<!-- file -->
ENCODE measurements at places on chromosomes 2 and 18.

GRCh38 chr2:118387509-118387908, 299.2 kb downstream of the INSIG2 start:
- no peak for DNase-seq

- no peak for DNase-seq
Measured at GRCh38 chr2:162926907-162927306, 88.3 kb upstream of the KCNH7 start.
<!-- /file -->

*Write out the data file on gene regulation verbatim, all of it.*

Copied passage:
ENCODE measurements at places on chromosomes 2 and 18.

GRCh38 chr2:118387509-118387908, 299.2 kb downstream of the INSIG2 start:
- no peak for DNase-seq

- no peak for DNase-seq
Measured at GRCh38 chr2:162926907-162927306, 88.3 kb upstream of the KCNH7 start.